I did the reading. Now Tally-ho.

Something happened over the last 10 weeks. This morning marked the last run of the massive training schedule that has dominated my early morning hours, dietary mind and shocked muscle system. (Crazy to think of the hundreds of miles that have been run in the pre-dawn dark.)

On Saturday, the amazing Gail and I will hit the road, bound for Tallahassee.  We’ll surely talk strategy, try to avoid fast food, and compare tips for trying to get some sleep…because Sunday morning is IT. The big kahuna.

I’m calling it Tally-ho, because that just sounds like so much more fun than calling it 26.2 miles of racing our butts off through Tallahassee, Florida. Though, actually, the second description doesn’t sound all that bad. The Tallahassee Marathon will either be my first or my bucket list marathon. That is yet to be decided, but this I do know…the preparation has exceeded all I had imagined.

Not long ago, a runner friend of mine said that training for and running a marathon was the hardest thing she’d ever done, and something she’d never do again. (She actually has done it again, so there must be some joy in the pain.) I can honestly say that this has not been the hardest thing I’ve ever done, though the first time I laid eyes on this training plan, I was pretty convinced it would be.

I didn't run every mile but mixed it up and stayed focused on the goal.

I didn’t run every mile but mixed it up and stayed focused on the goal.

I stopped recording my times when it became clear that I was only going to beat myself up about not being able to hit the paces that someone else had prescribed. One must run the run one runs. And rather than just doing the miles, there was a lot of cross training that aided the process. Burpees and planks and wall-sits are good for you, don’t you know?

Today, when I hopped on the treadmill (it was raining outside and I’m not about to catch a cold at this point), I intended to go easy, short – ‘taper-ish’. Eight miles later, I realized that I felt like I’d barely worked out and that the 8:07/1% incline setting was a break from the hilly sub-8’s I’ve been so regularly hitting.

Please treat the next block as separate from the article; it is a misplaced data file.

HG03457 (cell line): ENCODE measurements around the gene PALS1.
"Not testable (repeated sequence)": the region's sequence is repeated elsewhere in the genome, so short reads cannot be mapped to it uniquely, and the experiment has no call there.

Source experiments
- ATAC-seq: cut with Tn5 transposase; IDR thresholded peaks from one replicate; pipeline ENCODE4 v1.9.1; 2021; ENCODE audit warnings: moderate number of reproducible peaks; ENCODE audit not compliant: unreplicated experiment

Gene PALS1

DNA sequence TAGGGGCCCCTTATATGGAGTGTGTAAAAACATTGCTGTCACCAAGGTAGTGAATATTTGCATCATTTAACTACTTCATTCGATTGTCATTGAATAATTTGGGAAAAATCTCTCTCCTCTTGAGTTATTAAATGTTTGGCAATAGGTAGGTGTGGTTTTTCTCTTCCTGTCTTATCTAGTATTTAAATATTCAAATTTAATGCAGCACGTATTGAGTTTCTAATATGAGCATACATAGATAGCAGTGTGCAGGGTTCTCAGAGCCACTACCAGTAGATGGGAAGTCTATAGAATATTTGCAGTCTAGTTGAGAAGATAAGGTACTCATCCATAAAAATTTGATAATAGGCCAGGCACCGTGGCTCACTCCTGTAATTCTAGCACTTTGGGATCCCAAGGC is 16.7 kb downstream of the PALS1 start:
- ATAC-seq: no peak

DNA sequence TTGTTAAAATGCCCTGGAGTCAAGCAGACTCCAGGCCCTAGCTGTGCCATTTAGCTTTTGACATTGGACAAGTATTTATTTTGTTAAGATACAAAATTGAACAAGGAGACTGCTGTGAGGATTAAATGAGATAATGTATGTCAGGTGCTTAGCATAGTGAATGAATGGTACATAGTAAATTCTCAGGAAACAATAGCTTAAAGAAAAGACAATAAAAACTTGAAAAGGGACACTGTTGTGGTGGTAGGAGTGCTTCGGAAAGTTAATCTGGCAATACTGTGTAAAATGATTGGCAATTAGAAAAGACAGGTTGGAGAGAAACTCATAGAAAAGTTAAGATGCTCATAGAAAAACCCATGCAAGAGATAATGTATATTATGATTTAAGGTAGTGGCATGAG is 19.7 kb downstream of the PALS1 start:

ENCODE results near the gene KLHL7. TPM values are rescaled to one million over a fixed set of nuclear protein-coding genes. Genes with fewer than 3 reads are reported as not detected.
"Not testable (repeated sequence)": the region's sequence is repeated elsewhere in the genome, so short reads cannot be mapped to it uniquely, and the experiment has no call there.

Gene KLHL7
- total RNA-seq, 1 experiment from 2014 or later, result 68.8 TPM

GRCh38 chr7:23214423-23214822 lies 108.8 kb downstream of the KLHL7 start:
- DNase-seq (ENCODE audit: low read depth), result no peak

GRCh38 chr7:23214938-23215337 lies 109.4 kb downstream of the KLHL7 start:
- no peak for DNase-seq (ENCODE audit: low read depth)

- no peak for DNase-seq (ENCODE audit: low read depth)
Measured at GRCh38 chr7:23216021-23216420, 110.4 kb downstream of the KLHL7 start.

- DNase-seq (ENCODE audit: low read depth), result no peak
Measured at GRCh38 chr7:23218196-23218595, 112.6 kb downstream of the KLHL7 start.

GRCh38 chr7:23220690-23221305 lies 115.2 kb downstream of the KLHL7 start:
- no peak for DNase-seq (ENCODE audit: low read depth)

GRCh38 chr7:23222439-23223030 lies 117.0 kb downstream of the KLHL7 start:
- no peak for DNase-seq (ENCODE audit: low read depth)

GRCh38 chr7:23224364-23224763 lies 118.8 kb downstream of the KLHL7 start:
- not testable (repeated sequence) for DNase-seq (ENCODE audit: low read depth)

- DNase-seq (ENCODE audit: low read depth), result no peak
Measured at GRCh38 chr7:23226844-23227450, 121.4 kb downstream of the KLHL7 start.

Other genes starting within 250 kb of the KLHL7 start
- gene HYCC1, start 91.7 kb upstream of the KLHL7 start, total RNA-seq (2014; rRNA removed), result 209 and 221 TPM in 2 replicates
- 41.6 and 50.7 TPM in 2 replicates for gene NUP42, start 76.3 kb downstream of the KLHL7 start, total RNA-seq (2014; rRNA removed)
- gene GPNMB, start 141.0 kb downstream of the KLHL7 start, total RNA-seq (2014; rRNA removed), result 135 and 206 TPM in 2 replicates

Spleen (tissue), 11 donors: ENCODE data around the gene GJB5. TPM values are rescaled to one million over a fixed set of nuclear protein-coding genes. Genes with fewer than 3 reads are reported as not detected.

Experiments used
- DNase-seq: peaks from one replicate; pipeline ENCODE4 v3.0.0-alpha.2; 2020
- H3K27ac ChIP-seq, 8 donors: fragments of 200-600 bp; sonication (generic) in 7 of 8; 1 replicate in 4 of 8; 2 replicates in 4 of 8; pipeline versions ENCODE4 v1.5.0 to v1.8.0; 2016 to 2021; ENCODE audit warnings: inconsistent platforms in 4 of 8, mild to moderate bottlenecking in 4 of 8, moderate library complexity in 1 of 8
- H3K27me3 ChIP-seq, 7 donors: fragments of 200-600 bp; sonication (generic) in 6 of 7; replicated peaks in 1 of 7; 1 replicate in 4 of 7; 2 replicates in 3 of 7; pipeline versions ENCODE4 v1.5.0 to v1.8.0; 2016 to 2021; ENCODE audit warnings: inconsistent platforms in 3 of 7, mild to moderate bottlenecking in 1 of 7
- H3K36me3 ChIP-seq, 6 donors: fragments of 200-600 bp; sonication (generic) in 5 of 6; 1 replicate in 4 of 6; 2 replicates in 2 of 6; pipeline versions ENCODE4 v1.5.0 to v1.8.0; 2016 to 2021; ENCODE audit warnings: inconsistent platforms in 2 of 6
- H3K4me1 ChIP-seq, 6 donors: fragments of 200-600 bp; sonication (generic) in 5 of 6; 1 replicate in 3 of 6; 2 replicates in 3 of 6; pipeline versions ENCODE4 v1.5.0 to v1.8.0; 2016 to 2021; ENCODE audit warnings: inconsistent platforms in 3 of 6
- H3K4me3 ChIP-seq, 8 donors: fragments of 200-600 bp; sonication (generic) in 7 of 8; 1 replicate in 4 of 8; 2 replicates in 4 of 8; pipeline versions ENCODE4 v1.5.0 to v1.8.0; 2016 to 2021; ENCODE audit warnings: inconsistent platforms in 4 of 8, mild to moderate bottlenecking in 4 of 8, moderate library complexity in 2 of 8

I realized then that I’ve done it. I’ve trained. I’m there. I’m ready, physically and mentally.

What an amazing feeling. For years, I’ve gone out and run half marathons, 10Ks, trail races, even some 5Ks feeling like I could bring it because I run faithfully and happily. I even do speed work and cross training. This is different. It’s hugely, purely, unabashedly intentional. For a Type-A goal-setting kind of gal, this is right in my wheel house, and I can’t really believe that it’s taken me so long to find this feeling. (Heaven save me from what might come next now that I’ve found it.)

Now, all of this is not to say that the goal has been met. Oh no. I have goals for this race – some of which are very reasonable, some of which are a stretch, and some of which I haven’t even articulated to my husband (which is saying something, because he has heard a lot about this process over the last two months-plus).

Now facing the reality of that Active.com “register” button push, I can say honestly that I’ve done the work. Perhaps that will be the hard part. (I hope so.) Perhaps the race will still be hard. (I expect so.) But sometimes, facing ‘hard’ with a determination to do the work is the biggest part.

A guy asked his friend, the writer David Foster Wallace,

“Say, Dave, how’d y’get t’be so dang smart?”

His answer:

“I did the reading.”

No one said the preparation part was fun, but yes, it’s important. I wonder why we believe we can skip it and still be so dang smart.

(Thanks to Seth Godin for reminding us of that little ditty.)

Go ahead, apply the philosophy to whatever you’ve got on the horizon. It’ll work. Running – it works. Profession – it works. (I’m helping to craft and launch a new brand for my husband’s company. It proves that marathon training is not the epitome of focus and determination, it’s merely a metaphor for the really big stuff.) Relationships – it works. Fill in the blanks.

Just do the reading. Do the miles. Do the work. Then Tally-ho, my friends. Go get it.


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